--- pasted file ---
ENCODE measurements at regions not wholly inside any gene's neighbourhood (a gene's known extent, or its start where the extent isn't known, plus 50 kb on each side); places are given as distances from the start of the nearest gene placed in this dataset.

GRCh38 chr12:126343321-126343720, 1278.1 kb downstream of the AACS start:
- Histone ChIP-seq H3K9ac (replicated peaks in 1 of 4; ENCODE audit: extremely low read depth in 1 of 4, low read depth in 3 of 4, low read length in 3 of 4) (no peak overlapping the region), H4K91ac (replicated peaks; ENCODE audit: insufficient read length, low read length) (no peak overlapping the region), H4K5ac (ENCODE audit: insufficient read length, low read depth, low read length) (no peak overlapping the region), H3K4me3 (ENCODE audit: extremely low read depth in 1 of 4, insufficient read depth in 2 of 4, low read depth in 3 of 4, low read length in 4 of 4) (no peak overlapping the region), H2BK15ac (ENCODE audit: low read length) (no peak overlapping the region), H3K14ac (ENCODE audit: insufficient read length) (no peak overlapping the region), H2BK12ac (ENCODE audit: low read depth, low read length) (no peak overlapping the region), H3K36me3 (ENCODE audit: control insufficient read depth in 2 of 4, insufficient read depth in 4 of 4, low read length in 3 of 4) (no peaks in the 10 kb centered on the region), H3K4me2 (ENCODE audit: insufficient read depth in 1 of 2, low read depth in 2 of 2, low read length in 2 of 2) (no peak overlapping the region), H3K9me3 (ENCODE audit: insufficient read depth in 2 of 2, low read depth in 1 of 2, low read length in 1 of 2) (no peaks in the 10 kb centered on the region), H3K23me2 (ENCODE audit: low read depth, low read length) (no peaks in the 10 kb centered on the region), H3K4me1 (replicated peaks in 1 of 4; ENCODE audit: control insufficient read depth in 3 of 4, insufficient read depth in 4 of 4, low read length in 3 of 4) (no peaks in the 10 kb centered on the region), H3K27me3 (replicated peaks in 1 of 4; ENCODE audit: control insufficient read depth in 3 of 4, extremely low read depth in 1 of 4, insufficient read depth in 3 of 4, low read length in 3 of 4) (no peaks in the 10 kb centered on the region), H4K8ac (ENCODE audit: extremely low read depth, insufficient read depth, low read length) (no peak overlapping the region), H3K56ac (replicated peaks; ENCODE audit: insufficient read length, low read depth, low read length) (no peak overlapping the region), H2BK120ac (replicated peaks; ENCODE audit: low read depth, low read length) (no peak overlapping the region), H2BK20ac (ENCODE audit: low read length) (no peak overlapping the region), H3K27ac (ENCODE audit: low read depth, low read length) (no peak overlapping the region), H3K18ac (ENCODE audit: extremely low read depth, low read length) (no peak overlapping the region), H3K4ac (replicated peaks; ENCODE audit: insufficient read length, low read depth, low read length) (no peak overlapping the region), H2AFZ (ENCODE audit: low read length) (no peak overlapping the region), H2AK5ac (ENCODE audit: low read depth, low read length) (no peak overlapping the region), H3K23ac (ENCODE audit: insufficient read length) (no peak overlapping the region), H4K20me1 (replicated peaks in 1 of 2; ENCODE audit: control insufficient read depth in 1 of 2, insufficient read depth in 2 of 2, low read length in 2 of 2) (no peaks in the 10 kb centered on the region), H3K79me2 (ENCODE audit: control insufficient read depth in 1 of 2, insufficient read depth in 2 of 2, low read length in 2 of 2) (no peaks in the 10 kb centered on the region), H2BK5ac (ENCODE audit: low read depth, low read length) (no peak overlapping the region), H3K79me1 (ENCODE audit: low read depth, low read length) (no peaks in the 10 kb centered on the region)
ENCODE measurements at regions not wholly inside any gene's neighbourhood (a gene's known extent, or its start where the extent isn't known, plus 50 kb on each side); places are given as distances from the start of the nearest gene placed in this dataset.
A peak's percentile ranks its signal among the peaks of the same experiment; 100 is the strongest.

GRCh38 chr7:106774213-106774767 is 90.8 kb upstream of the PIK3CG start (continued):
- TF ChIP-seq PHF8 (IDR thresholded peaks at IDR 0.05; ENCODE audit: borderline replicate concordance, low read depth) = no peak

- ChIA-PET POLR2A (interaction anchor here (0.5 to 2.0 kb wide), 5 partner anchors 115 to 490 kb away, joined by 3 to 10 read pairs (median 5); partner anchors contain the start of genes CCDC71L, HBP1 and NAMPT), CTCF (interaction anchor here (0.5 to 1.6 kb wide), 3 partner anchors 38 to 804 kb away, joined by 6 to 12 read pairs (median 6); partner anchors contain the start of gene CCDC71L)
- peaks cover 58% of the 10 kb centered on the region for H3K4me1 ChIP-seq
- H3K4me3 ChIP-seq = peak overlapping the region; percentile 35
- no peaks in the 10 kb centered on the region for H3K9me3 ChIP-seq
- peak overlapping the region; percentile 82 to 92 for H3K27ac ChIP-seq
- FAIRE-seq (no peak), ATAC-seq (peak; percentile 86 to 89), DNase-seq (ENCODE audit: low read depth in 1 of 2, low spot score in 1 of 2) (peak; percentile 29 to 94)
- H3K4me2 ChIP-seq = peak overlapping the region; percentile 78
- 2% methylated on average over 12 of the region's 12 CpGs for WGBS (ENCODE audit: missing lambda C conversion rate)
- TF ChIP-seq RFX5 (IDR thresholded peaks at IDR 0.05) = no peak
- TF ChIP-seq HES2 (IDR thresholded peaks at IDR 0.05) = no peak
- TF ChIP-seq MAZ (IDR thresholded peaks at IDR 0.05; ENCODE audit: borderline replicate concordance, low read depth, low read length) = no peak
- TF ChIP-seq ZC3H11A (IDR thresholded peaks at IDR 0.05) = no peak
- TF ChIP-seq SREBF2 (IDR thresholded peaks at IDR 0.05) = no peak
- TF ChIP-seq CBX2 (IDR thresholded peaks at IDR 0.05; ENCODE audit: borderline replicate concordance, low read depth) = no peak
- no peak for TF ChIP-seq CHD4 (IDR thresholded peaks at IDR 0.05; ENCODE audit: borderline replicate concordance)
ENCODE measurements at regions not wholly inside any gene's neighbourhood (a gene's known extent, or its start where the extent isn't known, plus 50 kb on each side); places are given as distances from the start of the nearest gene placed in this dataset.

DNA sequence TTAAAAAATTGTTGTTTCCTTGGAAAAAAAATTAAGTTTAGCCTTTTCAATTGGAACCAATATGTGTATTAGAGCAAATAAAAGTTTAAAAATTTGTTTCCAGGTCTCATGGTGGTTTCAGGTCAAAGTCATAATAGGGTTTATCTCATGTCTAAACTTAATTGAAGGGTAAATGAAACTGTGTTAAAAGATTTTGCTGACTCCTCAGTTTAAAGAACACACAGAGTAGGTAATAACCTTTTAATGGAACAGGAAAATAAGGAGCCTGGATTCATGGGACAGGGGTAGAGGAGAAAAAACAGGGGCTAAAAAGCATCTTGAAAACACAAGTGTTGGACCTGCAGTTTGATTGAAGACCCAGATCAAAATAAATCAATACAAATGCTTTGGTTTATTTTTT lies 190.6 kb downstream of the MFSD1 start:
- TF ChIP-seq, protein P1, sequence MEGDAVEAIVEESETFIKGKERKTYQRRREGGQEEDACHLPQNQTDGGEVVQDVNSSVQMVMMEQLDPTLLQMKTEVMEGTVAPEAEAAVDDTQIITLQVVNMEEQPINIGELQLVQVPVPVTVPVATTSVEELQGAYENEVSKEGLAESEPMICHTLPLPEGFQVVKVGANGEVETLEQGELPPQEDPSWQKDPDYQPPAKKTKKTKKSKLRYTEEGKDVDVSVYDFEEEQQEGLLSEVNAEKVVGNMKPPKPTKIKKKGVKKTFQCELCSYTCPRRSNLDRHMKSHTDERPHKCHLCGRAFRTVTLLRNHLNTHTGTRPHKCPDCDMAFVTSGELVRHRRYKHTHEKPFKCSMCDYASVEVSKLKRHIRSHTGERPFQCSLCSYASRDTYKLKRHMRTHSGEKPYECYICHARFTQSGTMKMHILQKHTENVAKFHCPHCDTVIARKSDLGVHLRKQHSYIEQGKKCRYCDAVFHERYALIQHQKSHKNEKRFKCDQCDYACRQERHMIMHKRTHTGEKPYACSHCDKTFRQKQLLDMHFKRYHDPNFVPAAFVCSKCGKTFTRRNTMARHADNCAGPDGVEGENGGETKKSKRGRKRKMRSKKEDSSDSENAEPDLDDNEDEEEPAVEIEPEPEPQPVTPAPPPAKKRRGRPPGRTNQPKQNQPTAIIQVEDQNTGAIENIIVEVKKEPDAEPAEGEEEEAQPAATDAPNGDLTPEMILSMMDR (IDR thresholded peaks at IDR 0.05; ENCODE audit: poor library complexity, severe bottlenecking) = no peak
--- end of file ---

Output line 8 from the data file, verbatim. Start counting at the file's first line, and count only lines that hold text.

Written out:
- ChIA-PET POLR2A (interaction anchor here (0.5 to 2.0 kb wide), 5 partner anchors 115 to 490 kb away, joined by 3 to 10 read pairs (median 5); partner anchors contain the start of genes CCDC71L, HBP1 and NAMPT), CTCF (interaction anchor here (0.5 to 1.6 kb wide), 3 partner anchors 38 to 804 kb away, joined by 6 to 12 read pairs (median 6); partner anchors contain the start of gene CCDC71L)